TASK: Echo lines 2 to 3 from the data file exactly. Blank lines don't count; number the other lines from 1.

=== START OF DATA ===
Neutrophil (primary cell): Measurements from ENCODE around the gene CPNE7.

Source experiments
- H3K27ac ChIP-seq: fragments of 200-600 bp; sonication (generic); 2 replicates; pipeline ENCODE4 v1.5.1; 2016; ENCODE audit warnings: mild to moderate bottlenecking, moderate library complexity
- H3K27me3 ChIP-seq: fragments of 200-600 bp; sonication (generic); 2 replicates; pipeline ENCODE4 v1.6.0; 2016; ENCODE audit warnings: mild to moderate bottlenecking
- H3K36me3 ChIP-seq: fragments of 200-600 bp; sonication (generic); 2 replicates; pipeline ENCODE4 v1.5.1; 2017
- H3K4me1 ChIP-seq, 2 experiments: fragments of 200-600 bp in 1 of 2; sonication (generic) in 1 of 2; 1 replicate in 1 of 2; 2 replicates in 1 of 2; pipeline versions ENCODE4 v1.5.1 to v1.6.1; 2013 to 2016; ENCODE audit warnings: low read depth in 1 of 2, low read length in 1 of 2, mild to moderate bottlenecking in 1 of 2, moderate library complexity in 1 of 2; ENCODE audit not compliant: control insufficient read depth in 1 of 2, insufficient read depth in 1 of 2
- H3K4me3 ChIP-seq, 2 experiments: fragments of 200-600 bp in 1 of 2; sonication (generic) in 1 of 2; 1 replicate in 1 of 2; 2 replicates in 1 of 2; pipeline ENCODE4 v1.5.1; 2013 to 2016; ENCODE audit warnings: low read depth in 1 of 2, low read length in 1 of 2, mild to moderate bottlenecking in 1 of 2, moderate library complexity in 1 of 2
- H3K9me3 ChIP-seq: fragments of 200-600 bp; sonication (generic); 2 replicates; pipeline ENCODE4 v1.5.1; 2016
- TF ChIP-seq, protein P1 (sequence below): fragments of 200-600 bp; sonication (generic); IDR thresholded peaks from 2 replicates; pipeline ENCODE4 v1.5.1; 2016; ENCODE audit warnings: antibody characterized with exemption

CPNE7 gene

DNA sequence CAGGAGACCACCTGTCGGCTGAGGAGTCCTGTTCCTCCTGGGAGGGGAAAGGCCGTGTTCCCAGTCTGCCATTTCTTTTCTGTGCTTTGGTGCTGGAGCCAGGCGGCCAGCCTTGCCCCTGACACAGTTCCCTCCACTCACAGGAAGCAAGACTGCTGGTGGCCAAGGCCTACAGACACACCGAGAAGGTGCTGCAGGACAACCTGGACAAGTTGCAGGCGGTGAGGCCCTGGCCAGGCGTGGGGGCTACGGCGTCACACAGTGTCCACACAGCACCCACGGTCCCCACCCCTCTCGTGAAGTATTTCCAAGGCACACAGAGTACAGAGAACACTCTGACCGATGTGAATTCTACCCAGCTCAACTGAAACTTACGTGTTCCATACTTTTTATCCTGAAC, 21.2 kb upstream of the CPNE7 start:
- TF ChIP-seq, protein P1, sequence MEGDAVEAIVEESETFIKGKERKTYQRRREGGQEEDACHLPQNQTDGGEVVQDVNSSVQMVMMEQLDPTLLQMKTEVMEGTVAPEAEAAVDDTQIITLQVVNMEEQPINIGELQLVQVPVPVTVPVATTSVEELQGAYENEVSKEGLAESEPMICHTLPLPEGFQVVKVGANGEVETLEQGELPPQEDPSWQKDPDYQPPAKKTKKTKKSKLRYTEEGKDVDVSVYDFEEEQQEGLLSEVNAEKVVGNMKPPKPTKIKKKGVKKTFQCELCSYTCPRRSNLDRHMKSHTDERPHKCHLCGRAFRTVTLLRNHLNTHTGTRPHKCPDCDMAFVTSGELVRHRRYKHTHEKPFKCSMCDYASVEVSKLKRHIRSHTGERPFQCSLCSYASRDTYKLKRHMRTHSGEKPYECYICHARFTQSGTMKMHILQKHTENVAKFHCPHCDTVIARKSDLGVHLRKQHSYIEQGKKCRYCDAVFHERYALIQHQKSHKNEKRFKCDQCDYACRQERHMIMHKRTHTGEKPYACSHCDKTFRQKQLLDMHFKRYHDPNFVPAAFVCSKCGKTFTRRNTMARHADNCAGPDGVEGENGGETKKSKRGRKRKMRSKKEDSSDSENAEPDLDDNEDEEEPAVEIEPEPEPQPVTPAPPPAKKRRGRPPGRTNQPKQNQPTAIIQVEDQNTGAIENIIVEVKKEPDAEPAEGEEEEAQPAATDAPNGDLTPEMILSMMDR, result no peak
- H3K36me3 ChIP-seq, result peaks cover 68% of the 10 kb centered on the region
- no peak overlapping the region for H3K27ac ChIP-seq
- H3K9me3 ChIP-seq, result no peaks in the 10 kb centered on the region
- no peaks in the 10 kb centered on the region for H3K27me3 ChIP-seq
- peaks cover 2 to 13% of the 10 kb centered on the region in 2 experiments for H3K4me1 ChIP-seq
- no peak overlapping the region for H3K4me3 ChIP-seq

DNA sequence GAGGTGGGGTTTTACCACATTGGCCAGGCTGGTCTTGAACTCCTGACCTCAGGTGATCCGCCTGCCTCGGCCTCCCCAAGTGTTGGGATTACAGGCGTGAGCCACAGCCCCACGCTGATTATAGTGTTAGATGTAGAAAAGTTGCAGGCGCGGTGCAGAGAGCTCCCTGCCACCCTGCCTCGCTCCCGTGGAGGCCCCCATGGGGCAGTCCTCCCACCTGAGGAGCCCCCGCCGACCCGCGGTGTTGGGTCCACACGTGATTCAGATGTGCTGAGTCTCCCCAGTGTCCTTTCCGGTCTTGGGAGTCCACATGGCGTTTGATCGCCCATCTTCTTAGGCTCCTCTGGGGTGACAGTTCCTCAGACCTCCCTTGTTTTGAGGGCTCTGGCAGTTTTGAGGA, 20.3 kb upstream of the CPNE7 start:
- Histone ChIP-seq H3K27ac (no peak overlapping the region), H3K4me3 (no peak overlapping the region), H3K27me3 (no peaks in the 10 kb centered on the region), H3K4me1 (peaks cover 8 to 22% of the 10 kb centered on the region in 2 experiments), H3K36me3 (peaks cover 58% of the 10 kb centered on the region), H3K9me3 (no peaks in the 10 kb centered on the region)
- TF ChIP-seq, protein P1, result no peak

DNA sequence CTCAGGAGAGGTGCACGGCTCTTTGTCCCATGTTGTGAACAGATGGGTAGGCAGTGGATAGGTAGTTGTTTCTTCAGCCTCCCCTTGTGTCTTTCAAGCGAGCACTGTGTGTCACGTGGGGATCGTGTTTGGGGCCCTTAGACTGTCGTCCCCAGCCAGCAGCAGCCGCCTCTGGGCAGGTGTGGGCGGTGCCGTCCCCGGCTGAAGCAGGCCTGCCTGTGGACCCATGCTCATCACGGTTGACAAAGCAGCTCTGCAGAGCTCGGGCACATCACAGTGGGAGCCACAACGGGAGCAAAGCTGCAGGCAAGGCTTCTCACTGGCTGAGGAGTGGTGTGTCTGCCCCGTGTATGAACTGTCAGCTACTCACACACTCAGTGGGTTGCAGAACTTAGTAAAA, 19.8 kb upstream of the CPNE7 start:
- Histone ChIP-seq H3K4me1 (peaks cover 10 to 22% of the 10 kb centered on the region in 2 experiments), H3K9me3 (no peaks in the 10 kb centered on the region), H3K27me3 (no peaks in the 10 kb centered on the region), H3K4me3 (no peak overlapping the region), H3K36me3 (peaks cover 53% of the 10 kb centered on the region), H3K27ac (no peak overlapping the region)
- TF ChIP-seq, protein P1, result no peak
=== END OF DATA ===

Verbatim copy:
Source experiments
- H3K27ac ChIP-seq: fragments of 200-600 bp; sonication (generic); 2 replicates; pipeline ENCODE4 v1.5.1; 2016; ENCODE audit warnings: mild to moderate bottlenecking, moderate library complexity